Are Hot Tubs Hard to Maintain

Are Hot Tubs Hard to Maintain ?

Honest Answer – Yes and No !

Let’s dive into this together. (pun intended – you should not dive in a hot tub)


Just like your car or lawnmower, simple things need attention. For example, maintaining properly clean filters, adequate fluid levels, correct tire pressure and the like are required to sustain peak performance, enjoyment and longevity of the product.

Hot Tubs (yes ALL of them) require a little of you time for the same reasons. If you can’t block out a few minutes or so per week, a half-hour or so per month and an hour or so every few months to do some simple tasks, than perhaps a hot tub may not be right for you ?

Stay with us for a moment and we’ll wade into this subject a bit deeper. (sorry, couldn’t help it)


If you follow our simple and proven methods for hot tub care that will not require much of your time or expense. We will lay out the basic subjects to keep in mind and the few steps to use when you are caring for your hot tub.

Essential considerations for proper hot tub care and good water management are to insure that you are testing the levels of sanitizer and pH so that they are kept in the correct range. Also periodic filter cleaning (or replacement) at the appropriate intervals and performing complete water changes every 3 to 6 months is highly advised.

Hot Tub Water Management (you do not need to be chemist to achieve success – really)

Water Testing

Water testing (first things first) is usually done by using dip strips to gauge the levels that are important for your hot tub care. Initially this task occurs a few times (or so) per week and then may taper off a bit as you get more familiar with the general routine.

Sanitizing (keeping your hot tub safe for use)

Hot tubs require proper levels of sanitizer (kills bad things that like to live in hot water). We prefer granular spa chlorine for this job.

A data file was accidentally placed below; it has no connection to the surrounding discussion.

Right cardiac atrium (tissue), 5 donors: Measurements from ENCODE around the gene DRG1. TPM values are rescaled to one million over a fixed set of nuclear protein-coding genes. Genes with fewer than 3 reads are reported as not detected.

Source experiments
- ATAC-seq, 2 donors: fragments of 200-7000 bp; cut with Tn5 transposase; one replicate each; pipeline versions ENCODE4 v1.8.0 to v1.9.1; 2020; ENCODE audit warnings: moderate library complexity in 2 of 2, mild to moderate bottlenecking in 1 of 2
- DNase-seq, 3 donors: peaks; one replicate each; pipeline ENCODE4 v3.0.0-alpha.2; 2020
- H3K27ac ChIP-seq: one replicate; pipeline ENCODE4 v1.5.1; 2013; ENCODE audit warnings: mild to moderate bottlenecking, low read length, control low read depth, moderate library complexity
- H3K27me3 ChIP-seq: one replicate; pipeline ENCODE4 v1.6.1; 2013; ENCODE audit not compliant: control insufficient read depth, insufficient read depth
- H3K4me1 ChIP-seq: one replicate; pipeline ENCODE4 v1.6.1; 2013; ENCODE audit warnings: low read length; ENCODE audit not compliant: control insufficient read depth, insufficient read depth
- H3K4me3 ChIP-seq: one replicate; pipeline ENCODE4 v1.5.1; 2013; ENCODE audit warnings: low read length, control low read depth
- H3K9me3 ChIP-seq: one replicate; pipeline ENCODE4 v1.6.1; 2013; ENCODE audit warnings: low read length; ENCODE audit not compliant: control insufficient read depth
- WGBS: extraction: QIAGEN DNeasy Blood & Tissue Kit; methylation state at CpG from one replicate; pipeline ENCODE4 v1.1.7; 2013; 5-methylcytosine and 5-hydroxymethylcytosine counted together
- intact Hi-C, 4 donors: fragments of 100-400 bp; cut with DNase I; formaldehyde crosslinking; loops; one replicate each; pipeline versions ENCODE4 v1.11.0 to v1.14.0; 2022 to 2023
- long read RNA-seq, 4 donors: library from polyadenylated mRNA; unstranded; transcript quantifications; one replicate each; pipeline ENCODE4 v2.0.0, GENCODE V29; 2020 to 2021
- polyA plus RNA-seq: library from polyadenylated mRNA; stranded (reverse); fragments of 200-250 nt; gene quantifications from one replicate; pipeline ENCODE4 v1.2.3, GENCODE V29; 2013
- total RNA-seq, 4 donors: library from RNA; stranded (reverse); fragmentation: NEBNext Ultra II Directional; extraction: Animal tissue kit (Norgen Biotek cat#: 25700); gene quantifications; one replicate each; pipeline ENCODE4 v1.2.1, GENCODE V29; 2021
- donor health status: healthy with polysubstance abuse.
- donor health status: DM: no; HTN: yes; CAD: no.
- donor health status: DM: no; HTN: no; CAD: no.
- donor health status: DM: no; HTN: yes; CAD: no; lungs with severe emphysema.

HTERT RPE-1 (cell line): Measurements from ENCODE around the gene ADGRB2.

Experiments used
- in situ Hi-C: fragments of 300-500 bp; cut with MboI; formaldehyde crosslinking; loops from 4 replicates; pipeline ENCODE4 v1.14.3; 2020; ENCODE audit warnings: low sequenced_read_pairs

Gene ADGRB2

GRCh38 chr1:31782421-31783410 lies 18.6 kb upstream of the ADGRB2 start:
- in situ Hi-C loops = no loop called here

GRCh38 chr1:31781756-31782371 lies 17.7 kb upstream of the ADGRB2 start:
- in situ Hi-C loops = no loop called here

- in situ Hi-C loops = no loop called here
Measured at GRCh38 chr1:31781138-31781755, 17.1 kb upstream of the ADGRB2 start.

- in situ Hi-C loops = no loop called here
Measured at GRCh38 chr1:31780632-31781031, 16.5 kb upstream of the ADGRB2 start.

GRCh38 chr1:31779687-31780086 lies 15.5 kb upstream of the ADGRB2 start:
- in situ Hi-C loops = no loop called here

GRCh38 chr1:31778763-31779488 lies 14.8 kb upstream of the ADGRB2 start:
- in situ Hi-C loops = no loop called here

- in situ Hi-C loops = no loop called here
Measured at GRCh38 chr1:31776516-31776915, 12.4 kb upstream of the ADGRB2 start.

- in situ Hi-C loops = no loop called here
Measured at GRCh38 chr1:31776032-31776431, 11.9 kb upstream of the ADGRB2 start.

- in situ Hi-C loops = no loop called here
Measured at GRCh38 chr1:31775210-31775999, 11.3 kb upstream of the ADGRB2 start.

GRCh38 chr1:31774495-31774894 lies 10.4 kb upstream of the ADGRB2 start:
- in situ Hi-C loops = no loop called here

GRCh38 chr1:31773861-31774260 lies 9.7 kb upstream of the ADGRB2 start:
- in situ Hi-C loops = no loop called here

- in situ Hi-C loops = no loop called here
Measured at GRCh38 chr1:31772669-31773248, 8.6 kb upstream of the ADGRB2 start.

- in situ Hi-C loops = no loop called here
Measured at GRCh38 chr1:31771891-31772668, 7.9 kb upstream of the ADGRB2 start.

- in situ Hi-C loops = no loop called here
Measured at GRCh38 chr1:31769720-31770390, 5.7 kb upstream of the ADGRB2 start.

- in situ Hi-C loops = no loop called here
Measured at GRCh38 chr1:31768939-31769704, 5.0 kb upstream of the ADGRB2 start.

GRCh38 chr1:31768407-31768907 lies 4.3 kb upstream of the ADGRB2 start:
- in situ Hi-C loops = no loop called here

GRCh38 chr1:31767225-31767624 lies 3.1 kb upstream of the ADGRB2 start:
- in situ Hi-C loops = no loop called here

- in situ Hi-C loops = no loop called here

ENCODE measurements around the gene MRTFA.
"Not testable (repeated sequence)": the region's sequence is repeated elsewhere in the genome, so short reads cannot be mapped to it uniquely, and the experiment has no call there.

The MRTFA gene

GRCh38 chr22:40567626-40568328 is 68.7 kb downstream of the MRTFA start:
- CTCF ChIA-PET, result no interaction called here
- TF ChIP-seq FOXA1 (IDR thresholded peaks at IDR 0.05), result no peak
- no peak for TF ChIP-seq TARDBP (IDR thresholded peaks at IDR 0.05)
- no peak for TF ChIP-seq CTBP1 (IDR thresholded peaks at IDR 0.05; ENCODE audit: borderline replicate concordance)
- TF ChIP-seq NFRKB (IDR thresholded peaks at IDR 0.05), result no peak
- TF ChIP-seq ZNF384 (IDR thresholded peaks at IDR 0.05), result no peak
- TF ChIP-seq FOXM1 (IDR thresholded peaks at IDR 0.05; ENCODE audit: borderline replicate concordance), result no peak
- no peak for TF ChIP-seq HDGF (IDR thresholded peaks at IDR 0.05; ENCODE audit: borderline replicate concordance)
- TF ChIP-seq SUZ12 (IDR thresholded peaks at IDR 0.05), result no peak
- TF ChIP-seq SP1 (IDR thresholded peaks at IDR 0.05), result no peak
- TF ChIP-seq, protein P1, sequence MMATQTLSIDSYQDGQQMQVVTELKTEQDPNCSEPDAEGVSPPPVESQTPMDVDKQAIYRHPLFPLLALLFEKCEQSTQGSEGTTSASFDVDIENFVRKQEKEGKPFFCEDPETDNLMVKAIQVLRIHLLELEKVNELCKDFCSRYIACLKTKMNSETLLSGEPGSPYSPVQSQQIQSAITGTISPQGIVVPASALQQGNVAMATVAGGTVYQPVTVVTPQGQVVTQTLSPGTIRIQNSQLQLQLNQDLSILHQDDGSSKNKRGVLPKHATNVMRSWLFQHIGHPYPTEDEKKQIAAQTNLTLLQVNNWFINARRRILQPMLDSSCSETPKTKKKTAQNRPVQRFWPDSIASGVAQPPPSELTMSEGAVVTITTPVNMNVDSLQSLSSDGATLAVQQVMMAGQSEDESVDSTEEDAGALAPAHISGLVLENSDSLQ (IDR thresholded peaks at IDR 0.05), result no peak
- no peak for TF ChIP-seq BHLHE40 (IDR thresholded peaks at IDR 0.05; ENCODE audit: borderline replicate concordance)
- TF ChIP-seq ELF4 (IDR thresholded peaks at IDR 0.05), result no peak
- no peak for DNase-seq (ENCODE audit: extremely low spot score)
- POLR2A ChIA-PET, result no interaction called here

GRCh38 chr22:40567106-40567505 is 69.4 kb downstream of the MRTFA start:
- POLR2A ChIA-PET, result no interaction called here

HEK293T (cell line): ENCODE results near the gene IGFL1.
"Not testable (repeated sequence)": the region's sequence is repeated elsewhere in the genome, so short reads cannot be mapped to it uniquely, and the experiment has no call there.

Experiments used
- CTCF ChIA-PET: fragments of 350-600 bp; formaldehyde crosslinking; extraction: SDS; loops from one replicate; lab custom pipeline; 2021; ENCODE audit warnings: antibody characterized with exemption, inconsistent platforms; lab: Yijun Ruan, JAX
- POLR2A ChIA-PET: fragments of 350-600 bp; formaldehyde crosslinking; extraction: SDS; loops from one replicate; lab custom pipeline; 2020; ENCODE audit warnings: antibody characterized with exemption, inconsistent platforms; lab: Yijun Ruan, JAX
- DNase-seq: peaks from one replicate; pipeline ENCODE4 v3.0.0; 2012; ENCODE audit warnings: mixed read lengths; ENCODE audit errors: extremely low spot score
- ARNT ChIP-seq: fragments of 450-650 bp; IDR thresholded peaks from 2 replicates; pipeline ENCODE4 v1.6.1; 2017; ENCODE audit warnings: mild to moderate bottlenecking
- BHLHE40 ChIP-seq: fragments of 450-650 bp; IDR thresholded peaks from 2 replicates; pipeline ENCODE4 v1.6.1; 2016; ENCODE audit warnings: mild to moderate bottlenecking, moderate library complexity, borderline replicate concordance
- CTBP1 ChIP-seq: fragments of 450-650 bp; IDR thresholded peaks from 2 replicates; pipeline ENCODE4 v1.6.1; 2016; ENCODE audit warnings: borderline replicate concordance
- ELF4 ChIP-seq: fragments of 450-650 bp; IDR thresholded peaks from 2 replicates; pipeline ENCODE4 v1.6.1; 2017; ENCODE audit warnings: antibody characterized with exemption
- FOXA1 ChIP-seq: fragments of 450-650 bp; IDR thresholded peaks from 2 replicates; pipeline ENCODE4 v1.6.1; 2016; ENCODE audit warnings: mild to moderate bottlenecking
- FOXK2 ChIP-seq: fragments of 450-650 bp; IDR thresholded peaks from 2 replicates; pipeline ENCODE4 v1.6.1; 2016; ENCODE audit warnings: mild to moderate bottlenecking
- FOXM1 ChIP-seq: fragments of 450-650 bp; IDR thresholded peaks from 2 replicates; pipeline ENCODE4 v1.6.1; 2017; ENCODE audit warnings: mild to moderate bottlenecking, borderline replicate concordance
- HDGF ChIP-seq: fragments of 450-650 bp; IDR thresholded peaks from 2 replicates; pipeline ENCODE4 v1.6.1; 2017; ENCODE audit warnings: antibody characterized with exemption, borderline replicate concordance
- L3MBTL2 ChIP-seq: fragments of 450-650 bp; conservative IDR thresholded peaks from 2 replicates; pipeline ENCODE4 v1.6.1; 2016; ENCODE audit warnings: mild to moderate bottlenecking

There are other types of sanitizers like bromine and hydrogen peroxide products available to use for special circumstances that we can specifically address with you individually.

The easiest and most cost effective advise that we offer is that most everyone should use a teaspoon to tablespoon of chlorine per person after each spa use (or at the end of the day if there are multiple uses within a short period of time). A dose of chlorine every couple of days if you have not been using the hot tub is suggested. The goal here is to maintain a steady concentration of around 2 to 4 parts per million (ppm). We advocate frequency over quantity for your best possible water condition.

Many hot tubs in the market use special devices such as mineral purifiers, ozonators, UVC light systems (or a combination of these) that can reduce chlorine use – but never completely eliminate !

We will delve into these assist device topics in future posts.

Proper pH range

Proper pH levels are important for your comfort (think eye drops and other personal care products), for increased effectiveness of the sanitizer and for protection of your hot tub components.

We prefer that you keep your pH in a range of 7.4 to 7.6. Any reading below 7.0 is considered acidic (low pH and corrosive) and any number above 7.8 is considered basic. Basic water levels (high pH) may lead to scaling which is a mineral build-up on the surface of the hot tub shell (interior) along with the internal plumbing, pumps and heaters. This condition can shorten the life of these important parts of your hot tub.